TVNZ tightens its belt with ‘tough calls’ citing ad revenue slump

TVNZ headquarters in Auckland
TVNZ headquarters in Auckland . . . staff were informed of the changes in a memo and video address today from acting chief executive Brent McAnulty. Image: RNZ/Michelle Tiang

MEDIAWATCH: By Colin Peacock, RNZ Mediawatch presenter

Aotearoa New Zealand’s public television broadcaster TVNZ is planning significant cuts to content production, programmes and operational spending in response to commercial clients’ reduced spending on advertising.

Future projects are under review and pay rises for executives and top-earning staff have also been scrapped at the state-owned broadcaster.

Staff were informed of the changes in a memo and video address today from acting chief executive Brent McAnulty.

The memo says senior executives have identified “all the possible cost savings opportunities we have” in recent weeks.

“Content budgets have been reduced, both for local production and international content. Remuneration reviews have been cancelled for our exec team and our other highest-earning employees,” it said.

“There have been some really tough calls to make here, but we need to live within our means,” McAnulty told staff.

“All projects are being reviewed to decide whether they should continue, be paused, or be cancelled for this financial year,” the memo said.

Digital technology overhaul
TVNZ currently has a tender out for a major overhaul of its digital technology and internet infrastructure.

“We’re also putting tighter controls on capital expenditure and we’re looking at how we can reduce casual and contractor labour costs,” the memo said.

“The TV advertising market is tough right now, and as the biggest player we are being impacted,” McAnulty told staff in today’s memo.

“Local businesses have been reducing their advertising spend because of the economic conditions, and uncertainty in the lead up to the election,” it said.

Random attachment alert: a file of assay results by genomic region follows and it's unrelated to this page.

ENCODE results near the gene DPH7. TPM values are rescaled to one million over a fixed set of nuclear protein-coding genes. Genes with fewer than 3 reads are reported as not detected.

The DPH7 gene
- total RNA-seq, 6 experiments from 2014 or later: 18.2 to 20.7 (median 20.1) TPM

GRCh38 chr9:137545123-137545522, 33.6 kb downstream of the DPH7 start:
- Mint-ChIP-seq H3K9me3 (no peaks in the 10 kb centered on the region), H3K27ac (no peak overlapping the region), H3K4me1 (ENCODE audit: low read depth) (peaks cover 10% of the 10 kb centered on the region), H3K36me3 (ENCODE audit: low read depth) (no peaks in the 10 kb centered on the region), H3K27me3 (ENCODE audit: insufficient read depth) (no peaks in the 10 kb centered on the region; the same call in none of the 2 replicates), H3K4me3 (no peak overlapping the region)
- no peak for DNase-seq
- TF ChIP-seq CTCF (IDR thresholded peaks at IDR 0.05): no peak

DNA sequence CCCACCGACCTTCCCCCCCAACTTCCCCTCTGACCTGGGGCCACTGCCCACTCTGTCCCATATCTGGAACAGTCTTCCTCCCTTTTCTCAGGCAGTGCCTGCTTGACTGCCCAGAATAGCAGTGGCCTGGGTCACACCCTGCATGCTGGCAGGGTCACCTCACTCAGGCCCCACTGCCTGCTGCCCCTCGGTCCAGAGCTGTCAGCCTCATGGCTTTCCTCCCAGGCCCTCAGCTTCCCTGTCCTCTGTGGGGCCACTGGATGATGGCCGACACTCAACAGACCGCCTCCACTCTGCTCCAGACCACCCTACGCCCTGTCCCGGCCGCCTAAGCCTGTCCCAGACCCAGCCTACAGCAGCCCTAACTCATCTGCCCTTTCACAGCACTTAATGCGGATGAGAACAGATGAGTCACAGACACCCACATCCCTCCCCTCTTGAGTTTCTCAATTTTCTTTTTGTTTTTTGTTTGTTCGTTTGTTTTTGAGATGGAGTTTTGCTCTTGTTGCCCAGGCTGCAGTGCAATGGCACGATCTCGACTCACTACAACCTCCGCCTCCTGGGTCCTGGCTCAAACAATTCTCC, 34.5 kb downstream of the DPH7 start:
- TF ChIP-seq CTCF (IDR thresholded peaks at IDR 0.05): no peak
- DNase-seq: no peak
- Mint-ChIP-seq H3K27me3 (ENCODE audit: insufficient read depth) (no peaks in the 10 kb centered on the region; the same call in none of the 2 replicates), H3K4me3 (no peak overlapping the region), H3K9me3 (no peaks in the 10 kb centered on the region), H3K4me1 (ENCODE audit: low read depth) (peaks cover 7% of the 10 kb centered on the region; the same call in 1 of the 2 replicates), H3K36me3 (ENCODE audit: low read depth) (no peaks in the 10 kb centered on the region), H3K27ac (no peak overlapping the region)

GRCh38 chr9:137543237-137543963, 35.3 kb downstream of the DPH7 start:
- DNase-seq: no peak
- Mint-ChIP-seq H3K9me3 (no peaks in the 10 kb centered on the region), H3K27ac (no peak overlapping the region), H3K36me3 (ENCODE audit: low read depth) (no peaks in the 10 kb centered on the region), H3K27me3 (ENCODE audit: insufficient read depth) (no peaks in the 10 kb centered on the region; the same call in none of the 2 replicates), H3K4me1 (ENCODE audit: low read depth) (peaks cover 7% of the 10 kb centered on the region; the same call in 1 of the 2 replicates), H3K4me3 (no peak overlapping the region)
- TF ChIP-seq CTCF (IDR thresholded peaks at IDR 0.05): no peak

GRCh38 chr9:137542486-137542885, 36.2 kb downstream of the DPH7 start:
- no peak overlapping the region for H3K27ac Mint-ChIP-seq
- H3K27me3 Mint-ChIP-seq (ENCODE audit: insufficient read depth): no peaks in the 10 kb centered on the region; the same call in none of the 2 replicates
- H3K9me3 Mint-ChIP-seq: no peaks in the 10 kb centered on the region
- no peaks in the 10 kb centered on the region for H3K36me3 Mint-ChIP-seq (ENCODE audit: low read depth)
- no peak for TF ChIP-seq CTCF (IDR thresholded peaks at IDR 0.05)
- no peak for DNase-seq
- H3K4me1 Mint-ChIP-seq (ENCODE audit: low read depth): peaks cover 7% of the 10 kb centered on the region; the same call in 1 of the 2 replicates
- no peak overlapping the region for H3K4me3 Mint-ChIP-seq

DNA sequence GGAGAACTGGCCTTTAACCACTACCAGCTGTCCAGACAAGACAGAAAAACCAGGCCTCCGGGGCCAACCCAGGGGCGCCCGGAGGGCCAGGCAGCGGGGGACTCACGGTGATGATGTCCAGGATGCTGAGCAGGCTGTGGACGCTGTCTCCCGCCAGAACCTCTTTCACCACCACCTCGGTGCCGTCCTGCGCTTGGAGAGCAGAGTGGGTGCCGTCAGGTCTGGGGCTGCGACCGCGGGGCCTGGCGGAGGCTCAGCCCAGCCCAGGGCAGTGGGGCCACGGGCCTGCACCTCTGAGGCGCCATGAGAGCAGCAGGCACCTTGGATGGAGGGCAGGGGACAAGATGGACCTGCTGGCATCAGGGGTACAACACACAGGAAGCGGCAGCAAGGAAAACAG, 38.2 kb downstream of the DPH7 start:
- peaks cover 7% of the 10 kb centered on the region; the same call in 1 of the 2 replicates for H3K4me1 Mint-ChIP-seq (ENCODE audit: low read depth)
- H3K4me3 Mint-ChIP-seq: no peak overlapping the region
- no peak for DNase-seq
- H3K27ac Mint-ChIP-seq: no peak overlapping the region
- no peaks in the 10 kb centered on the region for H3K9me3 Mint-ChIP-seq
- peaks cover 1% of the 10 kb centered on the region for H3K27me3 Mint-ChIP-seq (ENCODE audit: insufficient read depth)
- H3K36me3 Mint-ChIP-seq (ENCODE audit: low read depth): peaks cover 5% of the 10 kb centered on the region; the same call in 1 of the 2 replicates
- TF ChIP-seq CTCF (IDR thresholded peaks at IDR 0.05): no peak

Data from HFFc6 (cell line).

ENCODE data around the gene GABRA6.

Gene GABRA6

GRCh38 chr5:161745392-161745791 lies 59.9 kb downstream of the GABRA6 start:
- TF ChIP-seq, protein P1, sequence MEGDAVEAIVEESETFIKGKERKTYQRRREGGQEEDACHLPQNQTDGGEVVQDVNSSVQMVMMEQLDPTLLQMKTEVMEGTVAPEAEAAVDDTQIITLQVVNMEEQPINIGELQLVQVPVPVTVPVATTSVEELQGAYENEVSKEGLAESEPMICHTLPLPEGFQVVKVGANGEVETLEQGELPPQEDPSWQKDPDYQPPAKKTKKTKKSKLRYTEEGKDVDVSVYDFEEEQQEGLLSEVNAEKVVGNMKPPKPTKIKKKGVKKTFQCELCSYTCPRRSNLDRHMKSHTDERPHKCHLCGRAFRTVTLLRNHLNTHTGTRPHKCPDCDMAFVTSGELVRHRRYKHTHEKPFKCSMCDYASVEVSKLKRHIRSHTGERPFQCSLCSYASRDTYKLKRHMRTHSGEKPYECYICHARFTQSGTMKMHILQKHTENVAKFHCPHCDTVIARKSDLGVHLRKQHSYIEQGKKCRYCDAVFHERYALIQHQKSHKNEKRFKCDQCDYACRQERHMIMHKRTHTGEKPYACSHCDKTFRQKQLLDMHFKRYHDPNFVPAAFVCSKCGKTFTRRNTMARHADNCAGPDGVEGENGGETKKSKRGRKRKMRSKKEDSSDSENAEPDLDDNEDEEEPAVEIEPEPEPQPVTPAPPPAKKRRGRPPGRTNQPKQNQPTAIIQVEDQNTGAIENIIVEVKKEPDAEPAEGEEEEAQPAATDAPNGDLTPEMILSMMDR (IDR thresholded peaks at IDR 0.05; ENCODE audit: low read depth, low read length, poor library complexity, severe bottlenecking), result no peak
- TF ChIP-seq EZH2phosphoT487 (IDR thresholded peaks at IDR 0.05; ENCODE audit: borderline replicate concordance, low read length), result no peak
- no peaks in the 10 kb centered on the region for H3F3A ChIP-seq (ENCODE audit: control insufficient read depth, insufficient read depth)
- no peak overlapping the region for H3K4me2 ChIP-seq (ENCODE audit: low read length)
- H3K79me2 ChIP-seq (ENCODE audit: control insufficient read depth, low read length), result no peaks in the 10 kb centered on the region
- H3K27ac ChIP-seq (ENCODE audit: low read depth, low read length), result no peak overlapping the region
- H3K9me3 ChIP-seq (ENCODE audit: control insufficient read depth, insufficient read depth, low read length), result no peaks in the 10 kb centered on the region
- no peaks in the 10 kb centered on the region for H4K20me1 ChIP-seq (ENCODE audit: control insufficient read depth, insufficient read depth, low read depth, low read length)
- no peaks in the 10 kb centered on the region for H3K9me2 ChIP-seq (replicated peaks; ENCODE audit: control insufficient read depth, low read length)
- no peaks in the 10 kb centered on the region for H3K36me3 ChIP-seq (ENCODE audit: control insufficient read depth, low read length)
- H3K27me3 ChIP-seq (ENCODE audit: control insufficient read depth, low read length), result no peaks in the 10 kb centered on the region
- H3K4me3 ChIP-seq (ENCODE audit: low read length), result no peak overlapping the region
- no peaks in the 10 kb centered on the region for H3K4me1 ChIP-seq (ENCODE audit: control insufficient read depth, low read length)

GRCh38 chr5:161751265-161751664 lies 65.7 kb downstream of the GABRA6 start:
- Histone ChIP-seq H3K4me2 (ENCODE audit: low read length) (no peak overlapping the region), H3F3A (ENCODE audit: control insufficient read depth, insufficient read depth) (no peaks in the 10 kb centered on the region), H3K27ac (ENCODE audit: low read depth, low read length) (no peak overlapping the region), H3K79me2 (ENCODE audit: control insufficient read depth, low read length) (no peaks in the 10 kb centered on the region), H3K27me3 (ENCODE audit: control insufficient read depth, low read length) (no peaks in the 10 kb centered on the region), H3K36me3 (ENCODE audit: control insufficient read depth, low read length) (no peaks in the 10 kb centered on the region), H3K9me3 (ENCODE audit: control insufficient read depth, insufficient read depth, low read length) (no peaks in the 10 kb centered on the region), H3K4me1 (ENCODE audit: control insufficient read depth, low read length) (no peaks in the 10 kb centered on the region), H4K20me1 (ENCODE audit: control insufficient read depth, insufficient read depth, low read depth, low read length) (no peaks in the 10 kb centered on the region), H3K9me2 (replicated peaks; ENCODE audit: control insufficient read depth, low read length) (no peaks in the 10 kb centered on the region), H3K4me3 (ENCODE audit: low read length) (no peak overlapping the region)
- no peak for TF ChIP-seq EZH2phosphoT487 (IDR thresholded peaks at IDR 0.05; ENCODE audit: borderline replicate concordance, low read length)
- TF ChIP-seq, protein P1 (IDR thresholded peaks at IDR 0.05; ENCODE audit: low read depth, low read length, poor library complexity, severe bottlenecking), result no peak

The memo urges staff to use up their leave this year.

Recruitment for vacant roles is “paused until 2024” and TVNZ is “choosing not to fill some other vacant roles” and will defer the starting dates for some roles.

TVNZ has more than 750 staff. More than 300 of them earn more than $100,000 a year.

Annual allowance dropped
An annual allowance of $350 paid to all staff — which was effectively a covid-19 relief initiative — will not be paid this year.

TVNZ has “paused” all travel for 2024 except “business-critical travel related to newsgathering, commercial clients and content negotiations”.

TVNZ will also spend less on social media and online marketing and promotion and market research, according to the memo.

“We’re pausing all internal events — though we’re still hopeful that we’ll have Christmas celebrations in our three main offices,” the memo said.

TVNZ reported revenue of $180.3 million in the six months to December 2022, but forecast a loss of $15.6m in the 2023/24 financial year.

The broadcaster has previously signalled that it may need to respond to financial difficulties in the near future.

TVNZ’s most recent Statement of Intent (pdf) says alignment of revenues and costs was under “increasing pressure”.

A ‘dynamic approach’
“We’ll adopt a dynamic approach to the allocation of business resources between investing to sustain our core TV business and accelerating the growth of our future online business. The stronger the commercial performance of our core business, the more actively we’ll be able to invest in shaping our future,” the document says.

Brent McAnulty assured TVNZ staff in today’s memo that TVNZ still had a strong share of television audience and revenue and its online platform TVNZ+ had an “impressive growth trajectory.”

Previous CEO Kevin Kenrick persuaded the government in 2019 to allow TVNZ to effectively forgo dividends to the Crown to allow it to invest in programmes and digital services.

This angered rival commercial media rivals who could expect no such backstop, while also competing with offshore-owned streaming services as well other broadcasters for audience and revenue.

TVNZ has invested heavily in TVNZ+ and recently launched live sport on the platform after securing rights held by Spark Sport until it ceased in July.

This article is republished under a community partnership agreement with RNZ.

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